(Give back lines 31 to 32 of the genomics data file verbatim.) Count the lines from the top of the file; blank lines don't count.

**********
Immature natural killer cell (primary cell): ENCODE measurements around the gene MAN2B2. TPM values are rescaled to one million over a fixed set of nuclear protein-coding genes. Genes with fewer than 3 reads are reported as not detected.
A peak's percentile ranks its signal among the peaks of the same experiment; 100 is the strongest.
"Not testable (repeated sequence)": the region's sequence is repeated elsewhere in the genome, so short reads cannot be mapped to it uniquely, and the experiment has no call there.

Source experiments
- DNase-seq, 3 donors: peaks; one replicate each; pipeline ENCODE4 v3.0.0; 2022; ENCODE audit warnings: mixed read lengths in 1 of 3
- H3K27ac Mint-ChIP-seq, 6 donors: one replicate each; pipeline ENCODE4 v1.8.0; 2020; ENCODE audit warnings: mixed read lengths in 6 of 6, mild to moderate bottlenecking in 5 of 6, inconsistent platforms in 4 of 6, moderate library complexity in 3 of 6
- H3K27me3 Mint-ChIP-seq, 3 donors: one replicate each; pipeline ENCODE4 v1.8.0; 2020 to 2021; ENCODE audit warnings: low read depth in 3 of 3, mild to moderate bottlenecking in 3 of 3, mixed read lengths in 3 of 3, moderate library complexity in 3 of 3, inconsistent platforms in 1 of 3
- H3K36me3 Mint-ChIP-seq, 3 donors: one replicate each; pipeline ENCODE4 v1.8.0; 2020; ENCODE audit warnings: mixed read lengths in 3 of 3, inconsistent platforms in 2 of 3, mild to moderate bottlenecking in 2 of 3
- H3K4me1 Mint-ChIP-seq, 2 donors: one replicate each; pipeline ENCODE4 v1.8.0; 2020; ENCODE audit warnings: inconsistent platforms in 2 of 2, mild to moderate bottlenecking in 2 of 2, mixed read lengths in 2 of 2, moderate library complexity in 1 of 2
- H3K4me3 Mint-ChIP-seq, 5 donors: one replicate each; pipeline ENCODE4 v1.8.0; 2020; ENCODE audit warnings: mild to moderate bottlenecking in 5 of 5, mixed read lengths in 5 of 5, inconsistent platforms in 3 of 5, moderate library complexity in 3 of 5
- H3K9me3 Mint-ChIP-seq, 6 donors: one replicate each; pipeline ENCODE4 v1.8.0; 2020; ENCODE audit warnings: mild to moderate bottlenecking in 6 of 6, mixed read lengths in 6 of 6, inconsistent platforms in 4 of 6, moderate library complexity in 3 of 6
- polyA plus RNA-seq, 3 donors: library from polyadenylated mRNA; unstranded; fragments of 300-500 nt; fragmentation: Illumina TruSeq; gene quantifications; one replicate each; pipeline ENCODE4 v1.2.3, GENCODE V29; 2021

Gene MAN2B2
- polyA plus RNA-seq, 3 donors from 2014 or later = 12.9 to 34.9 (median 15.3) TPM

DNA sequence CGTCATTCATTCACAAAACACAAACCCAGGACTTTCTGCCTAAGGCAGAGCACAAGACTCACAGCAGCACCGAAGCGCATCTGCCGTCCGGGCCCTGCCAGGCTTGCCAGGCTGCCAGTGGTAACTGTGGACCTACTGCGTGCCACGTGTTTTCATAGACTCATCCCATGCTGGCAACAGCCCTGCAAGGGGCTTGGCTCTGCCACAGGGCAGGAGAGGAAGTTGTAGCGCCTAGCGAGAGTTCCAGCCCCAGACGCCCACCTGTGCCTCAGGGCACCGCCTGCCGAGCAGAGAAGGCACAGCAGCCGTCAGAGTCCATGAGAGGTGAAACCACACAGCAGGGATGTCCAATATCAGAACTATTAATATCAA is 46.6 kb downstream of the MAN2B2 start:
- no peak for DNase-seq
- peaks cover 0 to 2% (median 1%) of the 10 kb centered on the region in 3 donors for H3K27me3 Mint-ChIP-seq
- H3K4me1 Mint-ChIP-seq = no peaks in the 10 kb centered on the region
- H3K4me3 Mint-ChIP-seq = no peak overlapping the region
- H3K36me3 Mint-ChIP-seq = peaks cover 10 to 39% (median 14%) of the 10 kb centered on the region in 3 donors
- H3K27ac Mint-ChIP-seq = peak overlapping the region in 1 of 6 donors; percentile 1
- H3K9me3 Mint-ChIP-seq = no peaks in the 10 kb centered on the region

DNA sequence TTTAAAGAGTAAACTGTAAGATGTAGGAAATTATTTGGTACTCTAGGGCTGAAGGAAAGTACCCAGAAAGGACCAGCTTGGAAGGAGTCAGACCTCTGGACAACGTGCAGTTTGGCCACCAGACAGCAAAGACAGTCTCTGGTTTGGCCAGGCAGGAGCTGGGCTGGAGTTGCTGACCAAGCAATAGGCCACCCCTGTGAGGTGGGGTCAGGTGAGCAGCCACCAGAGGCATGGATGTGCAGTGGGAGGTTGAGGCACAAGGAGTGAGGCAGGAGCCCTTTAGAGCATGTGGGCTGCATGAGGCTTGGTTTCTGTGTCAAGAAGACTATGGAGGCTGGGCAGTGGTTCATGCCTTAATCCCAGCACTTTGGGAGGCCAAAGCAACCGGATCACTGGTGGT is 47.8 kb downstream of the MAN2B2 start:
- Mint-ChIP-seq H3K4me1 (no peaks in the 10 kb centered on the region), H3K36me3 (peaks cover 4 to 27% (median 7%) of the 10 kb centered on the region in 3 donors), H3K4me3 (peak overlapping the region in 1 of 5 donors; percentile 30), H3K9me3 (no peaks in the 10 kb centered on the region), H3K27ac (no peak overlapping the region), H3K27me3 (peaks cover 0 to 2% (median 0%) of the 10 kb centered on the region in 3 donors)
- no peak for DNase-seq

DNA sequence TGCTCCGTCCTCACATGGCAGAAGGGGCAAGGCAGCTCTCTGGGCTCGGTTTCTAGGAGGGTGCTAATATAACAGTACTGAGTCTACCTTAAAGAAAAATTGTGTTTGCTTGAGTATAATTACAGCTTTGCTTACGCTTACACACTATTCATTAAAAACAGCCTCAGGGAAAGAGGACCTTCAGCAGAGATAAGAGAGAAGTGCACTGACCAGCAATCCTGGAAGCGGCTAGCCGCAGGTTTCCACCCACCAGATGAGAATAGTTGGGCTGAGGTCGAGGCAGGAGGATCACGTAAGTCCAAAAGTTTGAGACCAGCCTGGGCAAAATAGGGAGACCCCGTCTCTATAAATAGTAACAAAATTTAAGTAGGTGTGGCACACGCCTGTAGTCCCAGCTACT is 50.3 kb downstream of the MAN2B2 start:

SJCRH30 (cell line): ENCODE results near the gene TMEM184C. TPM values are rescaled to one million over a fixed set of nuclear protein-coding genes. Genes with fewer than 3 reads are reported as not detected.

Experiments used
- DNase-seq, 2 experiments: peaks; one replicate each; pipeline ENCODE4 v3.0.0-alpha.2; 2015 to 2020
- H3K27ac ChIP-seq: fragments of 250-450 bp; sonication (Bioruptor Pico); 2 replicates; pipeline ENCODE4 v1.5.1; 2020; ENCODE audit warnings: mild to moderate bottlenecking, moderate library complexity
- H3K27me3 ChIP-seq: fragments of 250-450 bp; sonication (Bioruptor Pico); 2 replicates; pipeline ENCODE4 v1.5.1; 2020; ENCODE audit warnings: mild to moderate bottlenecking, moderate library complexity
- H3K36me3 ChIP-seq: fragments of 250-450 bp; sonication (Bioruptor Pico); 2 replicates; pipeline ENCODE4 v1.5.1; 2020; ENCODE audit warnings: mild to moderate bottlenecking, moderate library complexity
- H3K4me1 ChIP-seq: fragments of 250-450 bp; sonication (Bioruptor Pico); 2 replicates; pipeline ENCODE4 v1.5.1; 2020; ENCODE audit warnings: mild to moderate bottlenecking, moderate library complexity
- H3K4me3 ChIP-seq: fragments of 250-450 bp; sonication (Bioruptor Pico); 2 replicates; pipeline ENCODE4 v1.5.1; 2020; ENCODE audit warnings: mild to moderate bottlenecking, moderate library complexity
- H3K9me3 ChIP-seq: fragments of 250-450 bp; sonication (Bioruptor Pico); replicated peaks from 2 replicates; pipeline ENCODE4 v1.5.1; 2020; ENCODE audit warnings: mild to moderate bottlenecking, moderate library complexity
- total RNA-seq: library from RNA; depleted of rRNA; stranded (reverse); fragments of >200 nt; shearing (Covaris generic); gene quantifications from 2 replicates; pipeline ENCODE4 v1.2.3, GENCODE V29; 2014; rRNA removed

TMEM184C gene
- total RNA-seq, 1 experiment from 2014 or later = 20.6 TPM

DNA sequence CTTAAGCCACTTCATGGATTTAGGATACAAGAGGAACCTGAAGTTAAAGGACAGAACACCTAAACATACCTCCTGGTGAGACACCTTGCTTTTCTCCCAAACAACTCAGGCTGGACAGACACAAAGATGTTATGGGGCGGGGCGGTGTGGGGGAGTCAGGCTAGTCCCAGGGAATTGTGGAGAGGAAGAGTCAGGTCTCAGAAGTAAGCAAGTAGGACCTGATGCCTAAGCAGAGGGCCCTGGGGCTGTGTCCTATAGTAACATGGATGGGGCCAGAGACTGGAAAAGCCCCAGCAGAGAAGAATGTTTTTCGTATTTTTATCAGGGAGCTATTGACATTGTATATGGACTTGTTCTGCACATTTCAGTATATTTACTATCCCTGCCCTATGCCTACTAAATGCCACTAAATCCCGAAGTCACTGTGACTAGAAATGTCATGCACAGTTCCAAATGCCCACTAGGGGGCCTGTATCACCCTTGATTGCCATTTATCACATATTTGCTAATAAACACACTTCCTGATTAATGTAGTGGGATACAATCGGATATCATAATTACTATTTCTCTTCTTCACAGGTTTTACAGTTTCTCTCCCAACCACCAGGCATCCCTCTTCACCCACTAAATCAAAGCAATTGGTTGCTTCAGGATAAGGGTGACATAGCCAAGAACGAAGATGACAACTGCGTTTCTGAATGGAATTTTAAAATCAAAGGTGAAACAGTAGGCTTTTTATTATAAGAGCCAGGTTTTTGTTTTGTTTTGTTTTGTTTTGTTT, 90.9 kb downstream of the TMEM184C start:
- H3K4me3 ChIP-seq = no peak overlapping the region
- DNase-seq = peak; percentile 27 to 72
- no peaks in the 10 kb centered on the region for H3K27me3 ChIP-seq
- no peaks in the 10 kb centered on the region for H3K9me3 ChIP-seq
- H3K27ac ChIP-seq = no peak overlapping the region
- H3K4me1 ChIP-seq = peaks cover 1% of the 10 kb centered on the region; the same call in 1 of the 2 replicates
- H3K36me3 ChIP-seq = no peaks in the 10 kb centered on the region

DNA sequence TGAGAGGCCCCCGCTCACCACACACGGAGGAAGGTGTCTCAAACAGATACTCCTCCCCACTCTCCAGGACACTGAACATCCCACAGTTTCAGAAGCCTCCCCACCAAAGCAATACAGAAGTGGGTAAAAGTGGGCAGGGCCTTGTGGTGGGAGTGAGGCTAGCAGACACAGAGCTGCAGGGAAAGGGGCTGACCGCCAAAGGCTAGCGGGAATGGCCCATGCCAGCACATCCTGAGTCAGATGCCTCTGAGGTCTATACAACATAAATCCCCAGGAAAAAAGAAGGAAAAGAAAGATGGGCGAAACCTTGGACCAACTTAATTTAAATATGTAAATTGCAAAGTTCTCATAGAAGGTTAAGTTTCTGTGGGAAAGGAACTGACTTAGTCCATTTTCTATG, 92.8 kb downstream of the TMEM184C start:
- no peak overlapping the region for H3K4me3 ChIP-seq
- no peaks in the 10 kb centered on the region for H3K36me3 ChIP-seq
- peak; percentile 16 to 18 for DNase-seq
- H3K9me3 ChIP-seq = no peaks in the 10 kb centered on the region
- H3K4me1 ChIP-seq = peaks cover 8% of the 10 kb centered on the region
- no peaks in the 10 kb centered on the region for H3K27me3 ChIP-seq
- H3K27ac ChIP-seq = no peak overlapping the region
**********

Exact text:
- H3K27me3 ChIP-seq: fragments of 250-450 bp; sonication (Bioruptor Pico); 2 replicates; pipeline ENCODE4 v1.5.1; 2020; ENCODE audit warnings: mild to moderate bottlenecking, moderate library complexity
- H3K36me3 ChIP-seq: fragments of 250-450 bp; sonication (Bioruptor Pico); 2 replicates; pipeline ENCODE4 v1.5.1; 2020; ENCODE audit warnings: mild to moderate bottlenecking, moderate library complexity